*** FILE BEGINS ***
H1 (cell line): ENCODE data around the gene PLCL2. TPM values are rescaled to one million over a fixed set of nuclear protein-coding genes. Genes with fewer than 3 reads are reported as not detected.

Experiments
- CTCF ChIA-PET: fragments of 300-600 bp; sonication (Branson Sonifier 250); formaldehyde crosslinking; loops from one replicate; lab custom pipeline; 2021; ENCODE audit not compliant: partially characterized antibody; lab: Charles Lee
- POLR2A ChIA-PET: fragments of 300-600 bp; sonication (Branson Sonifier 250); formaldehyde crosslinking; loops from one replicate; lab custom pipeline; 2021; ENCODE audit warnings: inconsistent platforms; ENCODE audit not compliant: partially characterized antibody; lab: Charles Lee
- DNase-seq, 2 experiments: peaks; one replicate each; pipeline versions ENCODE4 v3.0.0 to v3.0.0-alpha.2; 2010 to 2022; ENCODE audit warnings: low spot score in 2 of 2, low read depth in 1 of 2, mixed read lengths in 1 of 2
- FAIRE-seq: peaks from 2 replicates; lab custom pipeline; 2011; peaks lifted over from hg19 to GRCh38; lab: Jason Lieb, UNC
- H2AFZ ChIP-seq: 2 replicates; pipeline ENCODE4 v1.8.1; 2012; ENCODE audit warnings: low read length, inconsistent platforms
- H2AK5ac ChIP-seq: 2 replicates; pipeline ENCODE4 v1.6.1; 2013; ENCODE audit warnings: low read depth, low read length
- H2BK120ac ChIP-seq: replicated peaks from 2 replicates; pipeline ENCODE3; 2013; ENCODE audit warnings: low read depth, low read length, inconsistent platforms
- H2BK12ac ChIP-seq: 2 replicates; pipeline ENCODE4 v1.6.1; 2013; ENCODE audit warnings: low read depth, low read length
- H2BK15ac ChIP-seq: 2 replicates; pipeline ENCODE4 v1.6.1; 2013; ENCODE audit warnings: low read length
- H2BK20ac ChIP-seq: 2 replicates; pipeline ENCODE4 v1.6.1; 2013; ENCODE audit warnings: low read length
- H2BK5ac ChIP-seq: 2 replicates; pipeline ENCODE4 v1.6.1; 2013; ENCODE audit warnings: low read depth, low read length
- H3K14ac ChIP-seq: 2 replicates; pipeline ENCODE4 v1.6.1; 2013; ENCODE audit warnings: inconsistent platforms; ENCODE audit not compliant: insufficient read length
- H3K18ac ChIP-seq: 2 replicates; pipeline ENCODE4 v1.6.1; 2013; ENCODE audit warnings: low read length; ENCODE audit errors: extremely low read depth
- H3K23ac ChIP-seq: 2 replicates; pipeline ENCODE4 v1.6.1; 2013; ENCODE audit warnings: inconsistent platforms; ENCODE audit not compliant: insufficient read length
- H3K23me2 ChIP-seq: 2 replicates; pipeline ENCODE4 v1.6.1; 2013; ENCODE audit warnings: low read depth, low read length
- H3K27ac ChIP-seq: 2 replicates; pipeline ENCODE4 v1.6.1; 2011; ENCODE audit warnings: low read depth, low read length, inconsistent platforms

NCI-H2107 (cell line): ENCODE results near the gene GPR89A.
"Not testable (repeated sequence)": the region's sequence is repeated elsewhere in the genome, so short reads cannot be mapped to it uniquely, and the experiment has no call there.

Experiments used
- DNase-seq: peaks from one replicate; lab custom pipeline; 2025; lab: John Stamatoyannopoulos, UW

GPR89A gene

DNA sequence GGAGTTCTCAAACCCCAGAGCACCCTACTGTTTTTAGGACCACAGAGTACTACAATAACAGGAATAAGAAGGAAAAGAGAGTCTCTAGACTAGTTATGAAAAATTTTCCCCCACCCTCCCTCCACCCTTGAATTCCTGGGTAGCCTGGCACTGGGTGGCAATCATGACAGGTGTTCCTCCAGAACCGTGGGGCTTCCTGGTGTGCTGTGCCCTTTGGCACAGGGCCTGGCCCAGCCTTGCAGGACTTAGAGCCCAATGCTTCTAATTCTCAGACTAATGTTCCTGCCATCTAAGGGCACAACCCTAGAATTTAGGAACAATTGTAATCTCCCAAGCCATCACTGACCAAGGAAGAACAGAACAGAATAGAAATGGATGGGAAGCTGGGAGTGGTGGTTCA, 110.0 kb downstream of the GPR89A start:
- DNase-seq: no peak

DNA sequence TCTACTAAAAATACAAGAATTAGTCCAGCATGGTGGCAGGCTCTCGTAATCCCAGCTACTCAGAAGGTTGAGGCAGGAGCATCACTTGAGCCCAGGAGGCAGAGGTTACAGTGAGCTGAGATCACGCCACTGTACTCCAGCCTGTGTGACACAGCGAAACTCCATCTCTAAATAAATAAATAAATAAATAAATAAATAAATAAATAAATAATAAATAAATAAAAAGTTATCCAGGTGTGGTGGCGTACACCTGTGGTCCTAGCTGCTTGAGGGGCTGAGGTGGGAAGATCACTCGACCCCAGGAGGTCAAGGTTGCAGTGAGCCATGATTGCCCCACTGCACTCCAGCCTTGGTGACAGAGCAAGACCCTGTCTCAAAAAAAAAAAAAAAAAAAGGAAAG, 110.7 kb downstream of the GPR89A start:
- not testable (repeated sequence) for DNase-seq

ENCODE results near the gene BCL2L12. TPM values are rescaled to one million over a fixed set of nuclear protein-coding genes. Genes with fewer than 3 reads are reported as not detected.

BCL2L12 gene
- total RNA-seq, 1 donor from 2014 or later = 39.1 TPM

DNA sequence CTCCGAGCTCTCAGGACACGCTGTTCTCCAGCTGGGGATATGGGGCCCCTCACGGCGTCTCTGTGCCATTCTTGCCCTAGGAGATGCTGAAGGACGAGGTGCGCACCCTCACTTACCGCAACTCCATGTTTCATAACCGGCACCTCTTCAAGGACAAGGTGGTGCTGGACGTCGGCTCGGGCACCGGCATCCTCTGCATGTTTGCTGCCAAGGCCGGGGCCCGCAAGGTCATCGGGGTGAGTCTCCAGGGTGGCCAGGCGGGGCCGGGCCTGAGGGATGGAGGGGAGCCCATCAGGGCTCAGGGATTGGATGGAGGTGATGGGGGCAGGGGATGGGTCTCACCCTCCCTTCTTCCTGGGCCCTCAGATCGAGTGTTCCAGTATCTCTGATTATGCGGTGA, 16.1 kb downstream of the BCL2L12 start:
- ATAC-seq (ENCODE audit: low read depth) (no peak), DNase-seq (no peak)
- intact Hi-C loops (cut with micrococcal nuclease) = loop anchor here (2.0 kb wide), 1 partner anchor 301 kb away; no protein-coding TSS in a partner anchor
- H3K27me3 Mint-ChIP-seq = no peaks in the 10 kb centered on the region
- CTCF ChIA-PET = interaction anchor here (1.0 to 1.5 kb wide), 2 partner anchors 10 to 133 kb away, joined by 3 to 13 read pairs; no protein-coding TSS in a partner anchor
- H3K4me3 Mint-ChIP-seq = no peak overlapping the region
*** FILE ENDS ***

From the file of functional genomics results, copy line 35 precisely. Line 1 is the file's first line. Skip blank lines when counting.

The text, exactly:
- CTCF ChIA-PET = interaction anchor here (1.0 to 1.5 kb wide), 2 partner anchors 10 to 133 kb away, joined by 3 to 13 read pairs; no protein-coding TSS in a partner anchor